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About the Book

Beyond the Book

344 pp., 6.125 x 9.25, 20 halftones, notes, bibl., index

When We Were Free to Be

Looking Back at a Children’s Classic and the Difference It Made


If you grew up in the era of mood rings and lava lamps, you probably remember Free to Be . . . You and Me--the groundbreaking children's record, book, and television special that debuted in 1972. Conceived by actress and producer Marlo Thomas and promoted by Ms. magazine, it captured the spirit of the growing women's movement and inspired girls and boys to challenge stereotypes, value cooperation, and respect diversity. In this lively collection marking the fortieth anniversary of Free to Be . . . You and Me, thirty-two contributors explore the creation and legacy of this popular children's classic.

Featuring a prologue by Marlo Thomas, When We Were Free to Be offers an unprecedented insiders' view by the original creators, as well as accounts by activists and educators who changed the landscape of childhood in schools, homes, toy stores, and libraries nationwide. Essays document the rise of non-sexist children's culture during the 1970s and address how Free to Be still speaks to families today.

Contributors are Alan Alda, Laura Briggs, Karl Bryant, Becky Friedman, Nancy Gruver, Carol Hall, Carole Hart, Dorothy Pitman Hughes, Joe Kelly, Cheryl Kilodavis, Dionne Kirschner, Francine Klagsbrun, Stephen Lawrence, Laura L. Lovett, Courtney Martin, Karin A. Martin, Tayloe McDonald, Trey McIntyre, Peggy Orenstein, Leslie Paris, Miriam Peskowitz, Deesha Philyaw, Abigail Pogrebin, Letty Cottin Pogrebin, Robin Pogrebin, Patrice Quinn, Lori Rotskoff, Deborah Siegel, Jeremy Adam Smith, Barbara Sprung, Gloria Steinem, and Marlo Thomas.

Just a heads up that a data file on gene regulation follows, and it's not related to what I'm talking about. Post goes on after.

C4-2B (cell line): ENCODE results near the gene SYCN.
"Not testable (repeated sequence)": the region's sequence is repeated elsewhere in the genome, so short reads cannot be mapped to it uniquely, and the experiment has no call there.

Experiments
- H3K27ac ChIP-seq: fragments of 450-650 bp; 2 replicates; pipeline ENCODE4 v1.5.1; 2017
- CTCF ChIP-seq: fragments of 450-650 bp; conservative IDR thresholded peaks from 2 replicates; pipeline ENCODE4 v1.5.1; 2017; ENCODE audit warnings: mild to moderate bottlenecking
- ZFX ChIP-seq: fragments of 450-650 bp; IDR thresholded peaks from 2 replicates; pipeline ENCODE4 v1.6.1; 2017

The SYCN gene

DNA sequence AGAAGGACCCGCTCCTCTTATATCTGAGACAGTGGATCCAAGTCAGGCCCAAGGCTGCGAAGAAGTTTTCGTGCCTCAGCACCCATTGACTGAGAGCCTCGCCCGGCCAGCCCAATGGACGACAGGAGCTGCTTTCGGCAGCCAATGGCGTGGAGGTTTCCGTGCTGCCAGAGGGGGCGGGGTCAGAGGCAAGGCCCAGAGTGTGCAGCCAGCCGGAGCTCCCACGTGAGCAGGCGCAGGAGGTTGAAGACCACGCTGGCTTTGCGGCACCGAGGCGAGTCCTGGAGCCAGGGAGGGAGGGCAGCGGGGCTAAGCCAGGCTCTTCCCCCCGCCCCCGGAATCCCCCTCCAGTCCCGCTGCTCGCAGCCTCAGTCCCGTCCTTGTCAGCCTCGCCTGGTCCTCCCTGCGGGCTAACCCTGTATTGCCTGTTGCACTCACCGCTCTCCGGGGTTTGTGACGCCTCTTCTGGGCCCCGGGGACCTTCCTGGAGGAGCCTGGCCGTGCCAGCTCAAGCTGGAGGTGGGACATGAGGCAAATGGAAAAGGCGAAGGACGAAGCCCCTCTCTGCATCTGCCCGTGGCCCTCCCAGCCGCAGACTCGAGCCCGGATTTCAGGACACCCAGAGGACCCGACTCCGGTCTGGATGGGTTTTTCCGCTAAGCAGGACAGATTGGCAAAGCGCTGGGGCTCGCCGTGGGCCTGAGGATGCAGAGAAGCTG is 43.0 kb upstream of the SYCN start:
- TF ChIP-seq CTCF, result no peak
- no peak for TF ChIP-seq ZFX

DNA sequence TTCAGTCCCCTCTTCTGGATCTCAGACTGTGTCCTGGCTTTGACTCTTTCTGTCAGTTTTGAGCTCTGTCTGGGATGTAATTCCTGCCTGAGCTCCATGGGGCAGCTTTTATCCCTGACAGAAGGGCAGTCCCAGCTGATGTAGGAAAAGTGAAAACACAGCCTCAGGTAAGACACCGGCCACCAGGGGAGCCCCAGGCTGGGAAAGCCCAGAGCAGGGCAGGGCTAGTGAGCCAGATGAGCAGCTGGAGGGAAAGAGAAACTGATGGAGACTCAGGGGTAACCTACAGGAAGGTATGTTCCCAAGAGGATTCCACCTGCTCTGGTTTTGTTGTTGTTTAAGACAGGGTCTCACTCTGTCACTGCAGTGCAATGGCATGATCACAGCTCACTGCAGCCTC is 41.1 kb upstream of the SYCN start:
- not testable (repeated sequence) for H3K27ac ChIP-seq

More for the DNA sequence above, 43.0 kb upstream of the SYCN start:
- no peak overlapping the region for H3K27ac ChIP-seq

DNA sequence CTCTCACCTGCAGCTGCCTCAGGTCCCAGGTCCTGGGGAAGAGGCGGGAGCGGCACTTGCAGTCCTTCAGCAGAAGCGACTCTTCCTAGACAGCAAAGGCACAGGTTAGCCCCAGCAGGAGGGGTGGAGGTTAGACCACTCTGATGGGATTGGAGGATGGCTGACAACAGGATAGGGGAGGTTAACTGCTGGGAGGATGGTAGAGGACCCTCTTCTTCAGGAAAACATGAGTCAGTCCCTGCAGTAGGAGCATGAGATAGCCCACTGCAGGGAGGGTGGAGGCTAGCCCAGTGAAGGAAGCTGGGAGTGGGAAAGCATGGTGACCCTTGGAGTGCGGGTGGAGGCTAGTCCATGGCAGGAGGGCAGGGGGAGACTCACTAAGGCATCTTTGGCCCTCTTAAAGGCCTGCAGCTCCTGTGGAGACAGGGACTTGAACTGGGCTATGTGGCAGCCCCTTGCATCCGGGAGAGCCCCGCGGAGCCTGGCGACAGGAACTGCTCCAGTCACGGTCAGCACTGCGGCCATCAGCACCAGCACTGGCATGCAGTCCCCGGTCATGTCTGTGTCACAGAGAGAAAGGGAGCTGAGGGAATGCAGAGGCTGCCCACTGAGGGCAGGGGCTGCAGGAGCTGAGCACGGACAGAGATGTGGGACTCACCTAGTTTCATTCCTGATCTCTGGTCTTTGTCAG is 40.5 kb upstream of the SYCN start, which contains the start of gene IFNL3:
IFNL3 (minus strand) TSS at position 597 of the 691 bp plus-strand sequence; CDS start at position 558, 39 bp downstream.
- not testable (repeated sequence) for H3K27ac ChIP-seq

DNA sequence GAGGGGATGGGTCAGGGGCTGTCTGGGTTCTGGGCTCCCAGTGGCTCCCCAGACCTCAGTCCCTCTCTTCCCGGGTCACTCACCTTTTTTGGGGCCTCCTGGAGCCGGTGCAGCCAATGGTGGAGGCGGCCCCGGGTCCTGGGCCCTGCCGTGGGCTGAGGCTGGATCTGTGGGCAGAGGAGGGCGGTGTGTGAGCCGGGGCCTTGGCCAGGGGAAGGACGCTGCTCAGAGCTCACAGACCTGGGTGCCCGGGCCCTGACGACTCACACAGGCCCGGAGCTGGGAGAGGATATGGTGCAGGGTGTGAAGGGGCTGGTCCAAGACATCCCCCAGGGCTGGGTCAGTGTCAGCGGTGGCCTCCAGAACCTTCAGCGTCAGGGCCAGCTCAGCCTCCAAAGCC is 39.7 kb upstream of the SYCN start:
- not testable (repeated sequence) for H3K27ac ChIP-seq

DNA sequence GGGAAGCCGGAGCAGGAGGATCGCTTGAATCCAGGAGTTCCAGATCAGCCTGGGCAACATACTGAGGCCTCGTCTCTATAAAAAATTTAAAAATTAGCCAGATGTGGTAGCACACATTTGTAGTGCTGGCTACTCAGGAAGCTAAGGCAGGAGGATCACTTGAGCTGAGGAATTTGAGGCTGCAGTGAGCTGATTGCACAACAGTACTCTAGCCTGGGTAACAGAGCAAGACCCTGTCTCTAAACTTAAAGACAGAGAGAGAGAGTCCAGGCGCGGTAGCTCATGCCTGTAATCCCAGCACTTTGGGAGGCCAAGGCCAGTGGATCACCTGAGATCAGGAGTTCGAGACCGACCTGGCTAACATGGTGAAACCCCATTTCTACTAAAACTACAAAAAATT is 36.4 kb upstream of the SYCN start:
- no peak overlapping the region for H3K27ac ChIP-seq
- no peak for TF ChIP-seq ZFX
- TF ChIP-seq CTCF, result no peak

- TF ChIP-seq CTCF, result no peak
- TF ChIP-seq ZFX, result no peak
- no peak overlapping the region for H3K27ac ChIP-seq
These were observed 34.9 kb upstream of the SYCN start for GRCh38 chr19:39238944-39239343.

Publisher's Note: Late in the production of this book, the text on pages 252 and 253 was accidentally reversed. As a result, one should read page 253 before turning to page 252 and then proceeding on to page 254. The publisher deeply regrets this error.

About the Author

Lori Rotskoff teaches at the Barnard Center for Research on Women and is author of Love on the Rocks: Men, Women, and Alcohol in Post-World War II America. Laura L. Lovett is associate professor of history at the University of Massachusetts Amherst and author of Conceiving the Future: Pronatalism, Reproduction, and the Family in the United States, 1890-1938.


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